Based in Ferndale, Washington, Cutsforth Inc. designs and manufactures electric power plant equipment for for some of the world’s largest power companies, including National Grid, Pacific Gas and Electric, ExxonMobil, Shell and General Electric.
Electric generators, running 24/7, create one of the harshest conditions imaginable for parts. Innovative designs and meticulous attention to detail throughout the entire design and manufacturing process ensure that Cutsforth’s products can withstand the stress and their parts are built to last.
Heat, chemicals and grimy debris are usually not the kind of environments where you would expect to see plastics. Metals such as stainless steel and copper, which are more suited to these types of environments, are used in most of the company’s designs, but plastics provide insulation and other characteristics that Cutsforth needs to create their superior products. Keep in mind that these are no ordinary plastics – these are very expensive plastics that have high strength and stiffness, and are heat, solvent and flame resistant.
All of Cutsforth’s plastic parts are now either CNC machined or injection molded. So where does 3D printing come into play?
Jason Kammerer, Engineering Manager at Cutsforth; and Andrew Edman, Applications Engineer at Formlabs; will be joining me on Thursday, September 27 (1 p.m. EDT) for a live webinar on “Machine Design With 3D Printing.”
- Show you how Cutsforth uses Onshape and the Form 2 printer to generate ROI
- Demonstrate the simple process from CAD to final 3D printed parts using Onshape and the Form 2 printer
- Share tips on how to streamline your own production line with advanced design and 3D printing techniques
CNC machining and injection molding are both lengthy and costly processes, so getting a design right the first time is vital. Cutsforth credits switching to Onshape as its primary CAD system and using Form 2 3D printers from Formlabs as two critical factors in streamlining their manufacturing. They get the “form and fit” right with the printed prototypes and then use CNC machining or injection molding for the final product.
“CNC machining of some of these parts is complicated and expensive and adds days to the development cycle, but with the 3D printer we can have a couple of prints done in a day,” says Kammerer. “We can design all day in Onshape, hit ‘Go’ on the Formlabs printer at the end of the day and come back first thing in the morning to a physical object that we can evaluate and make further changes to until the product is right.”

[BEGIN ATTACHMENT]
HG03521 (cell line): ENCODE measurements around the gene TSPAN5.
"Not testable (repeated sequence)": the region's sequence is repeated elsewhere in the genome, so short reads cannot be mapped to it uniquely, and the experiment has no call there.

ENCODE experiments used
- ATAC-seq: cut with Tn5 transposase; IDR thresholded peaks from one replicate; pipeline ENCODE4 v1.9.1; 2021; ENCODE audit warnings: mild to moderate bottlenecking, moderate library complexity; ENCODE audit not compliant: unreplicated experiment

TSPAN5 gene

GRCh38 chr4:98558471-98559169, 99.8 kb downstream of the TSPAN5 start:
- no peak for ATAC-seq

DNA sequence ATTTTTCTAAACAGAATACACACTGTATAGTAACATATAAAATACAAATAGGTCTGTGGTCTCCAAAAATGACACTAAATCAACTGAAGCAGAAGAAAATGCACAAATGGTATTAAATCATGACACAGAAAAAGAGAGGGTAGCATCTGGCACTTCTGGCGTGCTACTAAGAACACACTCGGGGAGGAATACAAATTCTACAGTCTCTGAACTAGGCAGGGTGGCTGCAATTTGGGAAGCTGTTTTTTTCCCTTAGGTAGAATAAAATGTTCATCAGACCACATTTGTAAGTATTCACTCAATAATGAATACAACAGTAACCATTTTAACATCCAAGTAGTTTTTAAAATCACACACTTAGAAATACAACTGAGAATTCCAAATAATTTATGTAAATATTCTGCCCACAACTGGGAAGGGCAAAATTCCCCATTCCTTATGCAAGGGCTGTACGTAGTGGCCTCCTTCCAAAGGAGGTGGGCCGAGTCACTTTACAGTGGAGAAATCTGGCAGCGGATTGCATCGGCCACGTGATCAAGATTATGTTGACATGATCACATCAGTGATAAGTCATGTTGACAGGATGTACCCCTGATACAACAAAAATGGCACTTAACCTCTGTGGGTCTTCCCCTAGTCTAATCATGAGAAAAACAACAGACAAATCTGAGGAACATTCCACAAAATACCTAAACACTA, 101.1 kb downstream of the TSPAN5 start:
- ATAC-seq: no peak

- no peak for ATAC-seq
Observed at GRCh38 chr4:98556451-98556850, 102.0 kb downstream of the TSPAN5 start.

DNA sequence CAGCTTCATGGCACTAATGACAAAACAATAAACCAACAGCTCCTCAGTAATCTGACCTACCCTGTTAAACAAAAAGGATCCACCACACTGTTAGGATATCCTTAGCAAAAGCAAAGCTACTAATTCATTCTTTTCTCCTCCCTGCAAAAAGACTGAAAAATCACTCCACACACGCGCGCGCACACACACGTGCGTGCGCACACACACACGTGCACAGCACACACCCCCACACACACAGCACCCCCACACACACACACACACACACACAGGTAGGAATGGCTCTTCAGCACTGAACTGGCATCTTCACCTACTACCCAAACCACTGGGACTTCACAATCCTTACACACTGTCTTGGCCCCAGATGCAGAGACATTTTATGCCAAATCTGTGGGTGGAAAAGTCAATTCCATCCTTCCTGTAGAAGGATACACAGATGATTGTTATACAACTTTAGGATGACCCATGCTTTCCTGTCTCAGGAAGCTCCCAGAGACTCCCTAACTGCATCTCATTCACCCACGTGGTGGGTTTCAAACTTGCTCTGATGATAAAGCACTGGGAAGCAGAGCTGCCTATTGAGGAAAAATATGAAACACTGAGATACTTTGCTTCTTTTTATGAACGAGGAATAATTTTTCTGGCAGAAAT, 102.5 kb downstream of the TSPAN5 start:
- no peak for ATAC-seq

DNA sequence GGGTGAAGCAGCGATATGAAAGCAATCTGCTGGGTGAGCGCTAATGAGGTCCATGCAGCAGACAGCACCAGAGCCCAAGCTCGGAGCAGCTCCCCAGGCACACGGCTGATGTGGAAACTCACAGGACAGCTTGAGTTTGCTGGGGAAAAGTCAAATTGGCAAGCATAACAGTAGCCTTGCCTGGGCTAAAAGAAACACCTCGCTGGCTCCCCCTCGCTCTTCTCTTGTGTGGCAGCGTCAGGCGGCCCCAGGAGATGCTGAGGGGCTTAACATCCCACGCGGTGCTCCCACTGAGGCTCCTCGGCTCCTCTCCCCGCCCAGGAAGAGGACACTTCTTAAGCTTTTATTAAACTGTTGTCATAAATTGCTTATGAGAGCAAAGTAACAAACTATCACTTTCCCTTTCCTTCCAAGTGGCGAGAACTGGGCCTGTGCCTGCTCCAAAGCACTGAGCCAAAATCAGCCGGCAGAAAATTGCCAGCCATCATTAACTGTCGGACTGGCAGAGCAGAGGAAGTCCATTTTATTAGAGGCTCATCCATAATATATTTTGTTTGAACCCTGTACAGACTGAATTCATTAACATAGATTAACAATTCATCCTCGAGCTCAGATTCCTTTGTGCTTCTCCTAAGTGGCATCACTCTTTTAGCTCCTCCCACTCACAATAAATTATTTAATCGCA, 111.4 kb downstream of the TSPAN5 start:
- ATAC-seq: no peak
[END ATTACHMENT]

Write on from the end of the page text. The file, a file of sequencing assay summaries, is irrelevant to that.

“The main benefits we see are speed of prototyping,” he adds. “We do use 3D printing to evaluate ergonomics and usability, but it’s mainly used for testing multiple design iterations and for validating the end product before investing in tooling and long lead times. Reducing the design cycle and tooling costs is critical for Cutsforth and for our customers.”
After a successful pilot, Cutsforth made the decision to switch their entire design team from SOLIDWORKS®️ to Onshape. Ease of use, real-time collaboration and built-in data management were the main drivers behind this decision.
“When working with customers to devise a solution, Onshape’s collaboration tools have proved invaluable,” says Kammerer. “Having a 3D model on screen, spinning it around and showing our parts installed on their generator removes any communication barriers. There’s a lot less email, a lot less confusion and in the end, we’re delivering a quicker and more accurate product.”
“One of the biggest ways Onshape helps us is the built-in versioning and branching. If we’ve made some 3D prints and something isn’t quite right, we’ve always got a version we can go back to and take what we’ve learned to make the next iteration better,” he adds.
Want to hear more about streamlining your manufacturing operation with 3D printing? Join me, Jason and Andrew next Thursday by clicking the webinar button below. There will be plenty of time for Q&A. We look forward to talking with you soon!